The initiative must be ours to begin with though. God will not force himself on us. But when the human mind begins to seek and the heart begins to long, God will come out to meet us. Jesus began by asking a most fundamental question, “What are you looking for?” The question is very relevant of the Palestinian time. Were they legalists, looking to have conversations about the Law like the scribes and Pharisees? Were they ambitious time-servers looking for position and power like the Sadducees? Were they nationalists looking for a military commander who would smash the power of Rome like the Zealots? Were they humble men of prayer looking for God and for his will? Or were they simply puzzled, bewildered sinful men looking for light on the road of life and forgiveness of God?

It would serve our selves well if we too allowed God to ask of us, “What are you searching for?” Some of us might answer that we are looking for security, a position that is safe, money enough to meet the needs and wants which will take away basic worries in life. Some of us are searching for what they would call a career, an opportunity to put their talents and abilities they believe themselves capable of doing. But these aims can be distorted as the world tells us what is important and what is right. Some of us are searching for some kind of peace, for something to enable us to be at peace with ourselves, with God and with others around us. This is the search for God; this only Jesus can meet and supply.

One point of hope that I pull from this reading is when Andrew shares with Simon Peter that the Messiah has been found. He brought Simon to meet Jesus, who looked at him and said “You are Simon son of John. You are to be called Peter” When Jesus comes out to meet us, he doesn’t just see us as we are or as we used to be He sees us as what we can become. Jesus didn’t go into all the details or his purpose for his time here on Earth. He simply asked, Follow me. As the disciples obeyed and left their past behind them Jesus revealed more and more of his purpose to them. One of my favorite verses on the Bible comes from Jer. 29:11 “For I know the plans I have for you, says the Lord, plans for your welfare and not for harm, to give you a future with a hope.” It gives me great comfort to know that God not only sees the actuality of who I am standing here right now but he also sees the possibilities of who I can become. God does not label me by my mistakes or by the lack of my ability. He says to me, Follow me and I will bless you and give you hope. He asks simply my obedience.

My search for God and learning what His will is for us is close to my heart. Sometimes it is hard to trust prompts from God. I have struggled for years trying to trust what I felt in my heart. But one thing I have finally begun to understand is that God places a desire and a passion in our hearts to do the things He calls us to do: Philippians 2:13 says “For it is God who works in you to will and to act according to his good purpose.” (You will have a love & joy & passion for doing the things God has created you for & calls you to do). God calls to our hearts. He asks us to just believe.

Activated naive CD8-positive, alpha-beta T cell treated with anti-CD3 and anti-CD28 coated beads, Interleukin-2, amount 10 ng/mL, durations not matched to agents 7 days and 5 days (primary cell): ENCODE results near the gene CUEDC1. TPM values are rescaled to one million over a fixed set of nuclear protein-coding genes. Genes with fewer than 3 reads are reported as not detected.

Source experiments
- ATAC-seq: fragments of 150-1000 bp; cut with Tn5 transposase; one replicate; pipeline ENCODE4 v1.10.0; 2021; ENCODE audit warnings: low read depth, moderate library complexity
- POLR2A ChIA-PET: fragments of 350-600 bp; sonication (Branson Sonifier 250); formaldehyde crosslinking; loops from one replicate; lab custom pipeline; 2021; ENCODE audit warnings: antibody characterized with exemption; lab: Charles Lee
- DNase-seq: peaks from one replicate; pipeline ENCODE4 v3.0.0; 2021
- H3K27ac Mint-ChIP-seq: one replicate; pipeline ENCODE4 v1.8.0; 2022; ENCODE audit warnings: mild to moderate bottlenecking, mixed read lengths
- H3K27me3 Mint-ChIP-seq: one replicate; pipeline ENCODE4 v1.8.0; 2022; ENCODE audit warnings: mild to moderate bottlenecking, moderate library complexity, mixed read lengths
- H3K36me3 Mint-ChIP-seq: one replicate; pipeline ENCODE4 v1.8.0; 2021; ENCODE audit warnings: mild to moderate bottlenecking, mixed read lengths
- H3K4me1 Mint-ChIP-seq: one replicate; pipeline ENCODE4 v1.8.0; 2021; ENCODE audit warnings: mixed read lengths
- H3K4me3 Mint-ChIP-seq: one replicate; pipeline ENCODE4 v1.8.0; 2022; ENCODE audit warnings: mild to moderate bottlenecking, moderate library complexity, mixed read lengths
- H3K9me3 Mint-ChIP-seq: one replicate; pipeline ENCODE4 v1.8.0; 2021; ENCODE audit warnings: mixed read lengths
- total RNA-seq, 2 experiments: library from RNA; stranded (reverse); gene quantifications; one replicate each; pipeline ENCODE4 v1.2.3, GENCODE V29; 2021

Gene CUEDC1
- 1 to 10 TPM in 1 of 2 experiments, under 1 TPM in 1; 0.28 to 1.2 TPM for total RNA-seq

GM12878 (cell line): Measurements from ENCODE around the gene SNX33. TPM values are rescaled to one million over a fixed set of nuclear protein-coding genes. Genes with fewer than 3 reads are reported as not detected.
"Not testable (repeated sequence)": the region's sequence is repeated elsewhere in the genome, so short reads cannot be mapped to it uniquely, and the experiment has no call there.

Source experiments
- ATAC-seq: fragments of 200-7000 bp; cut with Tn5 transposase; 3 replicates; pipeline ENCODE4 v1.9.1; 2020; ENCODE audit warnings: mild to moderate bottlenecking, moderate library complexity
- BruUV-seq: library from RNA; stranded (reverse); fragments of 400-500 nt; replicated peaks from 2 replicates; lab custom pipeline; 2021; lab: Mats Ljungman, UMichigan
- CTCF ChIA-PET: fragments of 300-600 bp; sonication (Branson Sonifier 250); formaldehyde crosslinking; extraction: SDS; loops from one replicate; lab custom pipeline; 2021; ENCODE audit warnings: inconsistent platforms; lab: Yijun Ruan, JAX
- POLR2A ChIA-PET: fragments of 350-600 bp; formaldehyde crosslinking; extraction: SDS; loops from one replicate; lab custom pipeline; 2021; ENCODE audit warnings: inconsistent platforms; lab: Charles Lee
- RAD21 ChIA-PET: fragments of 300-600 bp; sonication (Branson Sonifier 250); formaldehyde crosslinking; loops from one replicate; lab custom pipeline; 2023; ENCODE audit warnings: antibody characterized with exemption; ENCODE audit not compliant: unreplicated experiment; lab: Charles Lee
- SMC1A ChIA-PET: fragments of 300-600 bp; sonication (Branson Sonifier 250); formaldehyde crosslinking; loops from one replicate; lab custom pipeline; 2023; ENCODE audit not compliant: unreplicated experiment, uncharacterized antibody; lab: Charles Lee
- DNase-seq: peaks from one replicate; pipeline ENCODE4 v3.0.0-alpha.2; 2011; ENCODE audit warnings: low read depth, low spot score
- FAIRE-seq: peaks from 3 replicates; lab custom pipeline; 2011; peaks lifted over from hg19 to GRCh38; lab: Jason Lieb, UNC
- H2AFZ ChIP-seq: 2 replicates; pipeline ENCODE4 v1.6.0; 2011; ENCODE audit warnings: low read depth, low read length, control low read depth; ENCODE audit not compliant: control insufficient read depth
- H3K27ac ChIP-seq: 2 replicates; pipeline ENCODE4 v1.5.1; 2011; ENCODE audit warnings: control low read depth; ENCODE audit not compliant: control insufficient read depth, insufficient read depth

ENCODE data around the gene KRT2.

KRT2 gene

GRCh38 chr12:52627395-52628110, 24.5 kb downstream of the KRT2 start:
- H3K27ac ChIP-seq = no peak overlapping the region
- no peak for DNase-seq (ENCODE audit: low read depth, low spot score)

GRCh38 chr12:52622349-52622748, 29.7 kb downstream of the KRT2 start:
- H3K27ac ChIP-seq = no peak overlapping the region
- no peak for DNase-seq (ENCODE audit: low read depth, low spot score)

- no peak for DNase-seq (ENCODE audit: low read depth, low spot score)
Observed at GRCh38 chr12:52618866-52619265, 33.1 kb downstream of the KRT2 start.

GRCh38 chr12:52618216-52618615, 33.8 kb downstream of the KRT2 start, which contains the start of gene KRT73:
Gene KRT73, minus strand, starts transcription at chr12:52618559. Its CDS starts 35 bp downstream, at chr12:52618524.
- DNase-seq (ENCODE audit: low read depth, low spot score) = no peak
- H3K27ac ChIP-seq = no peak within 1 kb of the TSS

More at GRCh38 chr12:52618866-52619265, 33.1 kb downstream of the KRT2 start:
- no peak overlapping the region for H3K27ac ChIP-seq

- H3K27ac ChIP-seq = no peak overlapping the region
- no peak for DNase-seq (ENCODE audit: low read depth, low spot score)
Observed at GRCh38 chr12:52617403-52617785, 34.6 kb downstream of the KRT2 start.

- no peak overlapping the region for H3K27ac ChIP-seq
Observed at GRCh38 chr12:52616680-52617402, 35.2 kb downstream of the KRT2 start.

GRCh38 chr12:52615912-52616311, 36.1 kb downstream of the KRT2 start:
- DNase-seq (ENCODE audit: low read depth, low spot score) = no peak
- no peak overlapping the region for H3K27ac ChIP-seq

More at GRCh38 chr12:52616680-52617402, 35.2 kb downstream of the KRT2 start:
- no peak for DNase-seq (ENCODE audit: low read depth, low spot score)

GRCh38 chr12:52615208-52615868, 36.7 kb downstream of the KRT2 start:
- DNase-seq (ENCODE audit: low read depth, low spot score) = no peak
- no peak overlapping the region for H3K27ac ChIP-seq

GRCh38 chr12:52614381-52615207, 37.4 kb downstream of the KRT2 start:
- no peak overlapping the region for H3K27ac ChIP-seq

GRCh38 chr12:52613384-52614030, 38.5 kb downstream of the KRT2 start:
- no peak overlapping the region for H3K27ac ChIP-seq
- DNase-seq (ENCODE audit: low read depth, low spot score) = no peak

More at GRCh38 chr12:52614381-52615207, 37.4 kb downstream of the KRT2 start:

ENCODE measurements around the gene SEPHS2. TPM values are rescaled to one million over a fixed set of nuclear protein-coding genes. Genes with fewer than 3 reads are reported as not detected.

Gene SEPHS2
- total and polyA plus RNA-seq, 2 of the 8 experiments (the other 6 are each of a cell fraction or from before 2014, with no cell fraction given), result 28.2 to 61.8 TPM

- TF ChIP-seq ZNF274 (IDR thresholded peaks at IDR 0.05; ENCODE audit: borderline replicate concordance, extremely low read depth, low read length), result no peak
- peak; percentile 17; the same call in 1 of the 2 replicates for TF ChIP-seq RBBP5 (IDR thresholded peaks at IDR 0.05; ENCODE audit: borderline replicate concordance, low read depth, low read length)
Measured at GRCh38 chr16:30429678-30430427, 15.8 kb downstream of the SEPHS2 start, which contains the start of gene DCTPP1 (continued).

~~~~~

If you made it to the end of this long post I will share with you that this is part of the first message I ever gave to a group. I celebrate three years of stepping up to what God has called me to do. No longer am I hiding from who God has planned for me to be. I am thankful for all that He has shown me since accepting the dreams God has placed in my heart. I am eager to see where He will lead me.

Heavenly Father, I simply thank You for all you have done in my life. I thank You searching for me when I was lost and didn’t listen to me when I said that I didn’t want to be found. I thank You for the Hope you have placed in me. Help me to show Your love to others. Amen.

My part

He said to them, “ I have earnestly desired to eat this Passover with you before I suffer. I tell you, I won’t eat it until it is fulfilled in God’s kingdom.” After taking a cup and giving thanks, he said, “ Take this and share it among yourselves. I tell you that from now on I won’t drink from the fruit of the vine until God’s kingdom has come.” After taking the bread and giving thanks, he broke it and gave it to them, saying, “ This is my body, which is given for you. Do this in remembrance of me.” In the same way, he took the cup after the meal and said, “This cup is the new covenant by my blood, which is poured out for you. ~Luke 22:15-20 (CEB)

“When we invite friends for a meal, we do much more than offer them food for their bodies.  We offer friendship, fellowship, good conversation, intimacy, and closeness.   When we say:  ‘Help yourself … take some more … don’t be shy … have another glass,’ we offer our guests not only our food and our drink but also ourselves.  A spiritual bond grows, and we become food and drink for one another other.

In the most complete and perfect way, this happens when Jesus gives himself to us in the Eucharist as food and drink.  By offering us his Body and Blood, Jesus offers us the most intimate communion possible.  It is a divine communion.” From Bread for the Journey by Henri Nouwen